The Chancellor said it was observed that something was “not working” with UK investment in productivity. Because of this there will now be changes to research and development (R&D) tax credits; it was announced instead that the generosity of reliefs for business investment would be increased to “boost UK productivity”, and that tax rates on business investment would be looked at again for the Autumn Budget.
The Chancellor also said as of April 2022 the employment allowance for small businesses will increase to £5,000 – This means a tax cut of nearly £1,000 for approximately 500,000 small firms (although it was not made clear if this included charities.)

Income Tax
Income Tax is to be CUT from 20% to 19% in 2024.
The Chancellor declared that Tax cuts “..must be paid for.. be prioritised..” and that “..they must fit the economic circumstances of the time..”
Even though this would be seen as the first in Income Tax cut for over 15 years, The Chancellor advised it would not be responsible to do it right now because of the country’s economic uncertainty.

Other highlights included the launch of the second round of the Levelling Up Fund.

Following from our previous report, a new Prospectus was announced, inviting bids to come forward from all eligible organisations that offered projects designed to improve everyday life across the UK.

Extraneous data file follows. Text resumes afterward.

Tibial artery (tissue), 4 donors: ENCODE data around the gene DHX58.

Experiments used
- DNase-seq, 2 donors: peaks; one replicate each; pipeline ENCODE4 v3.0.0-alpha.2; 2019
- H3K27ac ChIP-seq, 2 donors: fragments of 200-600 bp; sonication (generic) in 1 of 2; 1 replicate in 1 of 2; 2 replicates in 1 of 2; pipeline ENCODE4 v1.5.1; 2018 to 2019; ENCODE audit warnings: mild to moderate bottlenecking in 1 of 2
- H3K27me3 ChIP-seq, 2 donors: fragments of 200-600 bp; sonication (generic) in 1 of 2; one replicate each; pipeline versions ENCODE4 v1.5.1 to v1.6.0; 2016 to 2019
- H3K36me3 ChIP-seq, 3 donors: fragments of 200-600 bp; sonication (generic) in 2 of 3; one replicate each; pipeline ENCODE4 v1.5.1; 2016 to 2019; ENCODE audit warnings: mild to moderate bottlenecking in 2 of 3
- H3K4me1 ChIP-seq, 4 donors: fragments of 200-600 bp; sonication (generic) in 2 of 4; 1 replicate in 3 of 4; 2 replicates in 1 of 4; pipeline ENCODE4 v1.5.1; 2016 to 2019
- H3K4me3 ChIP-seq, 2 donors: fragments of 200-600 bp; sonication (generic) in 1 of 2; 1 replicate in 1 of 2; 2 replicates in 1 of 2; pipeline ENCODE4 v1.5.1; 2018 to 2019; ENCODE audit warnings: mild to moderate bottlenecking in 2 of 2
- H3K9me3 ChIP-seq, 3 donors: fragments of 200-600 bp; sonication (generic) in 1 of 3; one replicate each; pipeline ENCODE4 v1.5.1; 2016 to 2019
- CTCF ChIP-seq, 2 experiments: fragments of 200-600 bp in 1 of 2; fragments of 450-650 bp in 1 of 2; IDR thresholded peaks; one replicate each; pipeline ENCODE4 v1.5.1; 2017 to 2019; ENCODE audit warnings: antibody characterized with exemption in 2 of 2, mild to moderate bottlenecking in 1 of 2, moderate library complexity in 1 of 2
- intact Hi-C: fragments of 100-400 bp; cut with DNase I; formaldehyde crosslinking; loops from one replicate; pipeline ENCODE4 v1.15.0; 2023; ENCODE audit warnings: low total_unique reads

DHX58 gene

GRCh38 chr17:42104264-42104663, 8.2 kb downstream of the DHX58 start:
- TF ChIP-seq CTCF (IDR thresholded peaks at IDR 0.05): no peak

The Fund provides £4.8 billion for local infrastructure projects, with £1.7 billion allocated to over 100 successful projects already.

At the time of writing, the early indications from some of the charity sector was that although this Spring Statement was an intention to deliver on public policy, it was still falling short on what was needed for the country to move forward in these challenging economic times.

The Head of Economics at the Joseph Rowntree Foundation suggested the statement disregards less fortunate households, advising it only prioritised people on middle and higher incomes (a response echoed by the Policy Director of national charity Child Poverty Action Group)

The Head of Information Programmes at Turn2us, one of the UK’s leading charities helping people in financial need, indicated similar feeling, citing that many people “..will face a real-terms benefits cut come April..” and although welcomed the investment into the Household Support Fund, was disappointed the Chancellor did not use this opportunity to uprate benefits in line with inflation (an observation also pointed out by The Big Issue.)

The charity Campaign for Better Transport said the news about fuel duty cut will not help those most affected by the cost-of-living crisis, adding this will do nothing to cut dependence on oil or help people switch to more sustainable transport.

Although the Chair from the Charity Tax Group (CTG) did welcome some of the measures from the Spring Statement that will help charities as employers, he advised the Chancellor still had opportunity to do much more.

This too was seen to be the opinion from Charities Aid Foundation, who recognised the Chancellor had announced some measures to help tackle the cost-of-living crisis in the Spring Statement, but stressed more action was needed to avoid the worst effects.

For more information, Visit the Government website.